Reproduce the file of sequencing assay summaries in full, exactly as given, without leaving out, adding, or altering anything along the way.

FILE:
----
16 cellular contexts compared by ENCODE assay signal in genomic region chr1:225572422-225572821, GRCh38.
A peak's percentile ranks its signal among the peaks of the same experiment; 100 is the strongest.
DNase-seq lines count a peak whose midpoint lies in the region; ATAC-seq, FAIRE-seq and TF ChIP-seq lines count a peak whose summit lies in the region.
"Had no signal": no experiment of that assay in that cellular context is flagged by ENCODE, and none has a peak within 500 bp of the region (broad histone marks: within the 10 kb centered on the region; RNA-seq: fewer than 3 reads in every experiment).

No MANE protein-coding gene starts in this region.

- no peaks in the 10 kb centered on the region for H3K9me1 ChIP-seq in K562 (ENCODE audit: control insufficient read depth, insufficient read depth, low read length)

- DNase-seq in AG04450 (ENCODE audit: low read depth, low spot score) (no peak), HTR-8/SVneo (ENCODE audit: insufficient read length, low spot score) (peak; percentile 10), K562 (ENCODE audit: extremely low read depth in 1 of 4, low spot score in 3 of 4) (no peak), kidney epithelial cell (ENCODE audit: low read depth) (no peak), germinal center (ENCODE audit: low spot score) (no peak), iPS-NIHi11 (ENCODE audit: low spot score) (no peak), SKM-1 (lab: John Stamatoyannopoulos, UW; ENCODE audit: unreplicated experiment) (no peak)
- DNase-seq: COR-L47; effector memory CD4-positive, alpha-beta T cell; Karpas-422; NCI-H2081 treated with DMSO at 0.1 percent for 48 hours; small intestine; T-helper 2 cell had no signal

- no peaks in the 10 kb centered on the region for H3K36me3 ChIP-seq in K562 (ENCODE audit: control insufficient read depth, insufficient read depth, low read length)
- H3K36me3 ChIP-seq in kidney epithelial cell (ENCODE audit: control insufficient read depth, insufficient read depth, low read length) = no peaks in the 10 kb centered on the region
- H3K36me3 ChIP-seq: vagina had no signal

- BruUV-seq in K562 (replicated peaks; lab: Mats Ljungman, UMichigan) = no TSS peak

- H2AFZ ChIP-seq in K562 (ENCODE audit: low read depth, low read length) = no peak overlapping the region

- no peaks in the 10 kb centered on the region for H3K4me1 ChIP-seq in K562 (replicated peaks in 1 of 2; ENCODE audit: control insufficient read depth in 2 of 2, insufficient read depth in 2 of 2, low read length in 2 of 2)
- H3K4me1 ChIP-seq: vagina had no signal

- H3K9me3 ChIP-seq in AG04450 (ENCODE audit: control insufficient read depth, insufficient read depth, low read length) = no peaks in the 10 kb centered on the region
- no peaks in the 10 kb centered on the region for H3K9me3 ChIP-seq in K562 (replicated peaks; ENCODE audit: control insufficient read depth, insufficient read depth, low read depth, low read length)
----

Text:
16 cellular contexts compared by ENCODE assay signal in genomic region chr1:225572422-225572821, GRCh38.
A peak's percentile ranks its signal among the peaks of the same experiment; 100 is the strongest.
DNase-seq lines count a peak whose midpoint lies in the region; ATAC-seq, FAIRE-seq and TF ChIP-seq lines count a peak whose summit lies in the region.
"Had no signal": no experiment of that assay in that cellular context is flagged by ENCODE, and none has a peak within 500 bp of the region (broad histone marks: within the 10 kb centered on the region; RNA-seq: fewer than 3 reads in every experiment).

No MANE protein-coding gene starts in this region.

- no peaks in the 10 kb centered on the region for H3K9me1 ChIP-seq in K562 (ENCODE audit: control insufficient read depth, insufficient read depth, low read length)

- DNase-seq in AG04450 (ENCODE audit: low read depth, low spot score) (no peak), HTR-8/SVneo (ENCODE audit: insufficient read length, low spot score) (peak; percentile 10), K562 (ENCODE audit: extremely low read depth in 1 of 4, low spot score in 3 of 4) (no peak), kidney epithelial cell (ENCODE audit: low read depth) (no peak), germinal center (ENCODE audit: low spot score) (no peak), iPS-NIHi11 (ENCODE audit: low spot score) (no peak), SKM-1 (lab: John Stamatoyannopoulos, UW; ENCODE audit: unreplicated experiment) (no peak)
- DNase-seq: COR-L47; effector memory CD4-positive, alpha-beta T cell; Karpas-422; NCI-H2081 treated with DMSO at 0.1 percent for 48 hours; small intestine; T-helper 2 cell had no signal

- no peaks in the 10 kb centered on the region for H3K36me3 ChIP-seq in K562 (ENCODE audit: control insufficient read depth, insufficient read depth, low read length)
- H3K36me3 ChIP-seq in kidney epithelial cell (ENCODE audit: control insufficient read depth, insufficient read depth, low read length) = no peaks in the 10 kb centered on the region
- H3K36me3 ChIP-seq: vagina had no signal

- BruUV-seq in K562 (replicated peaks; lab: Mats Ljungman, UMichigan) = no TSS peak

- H2AFZ ChIP-seq in K562 (ENCODE audit: low read depth, low read length) = no peak overlapping the region

- no peaks in the 10 kb centered on the region for H3K4me1 ChIP-seq in K562 (replicated peaks in 1 of 2; ENCODE audit: control insufficient read depth in 2 of 2, insufficient read depth in 2 of 2, low read length in 2 of 2)
- H3K4me1 ChIP-seq: vagina had no signal

- H3K9me3 ChIP-seq in AG04450 (ENCODE audit: control insufficient read depth, insufficient read depth, low read length) = no peaks in the 10 kb centered on the region
- no peaks in the 10 kb centered on the region for H3K9me3 ChIP-seq in K562 (replicated peaks; ENCODE audit: control insufficient read depth, insufficient read depth, low read depth, low read length)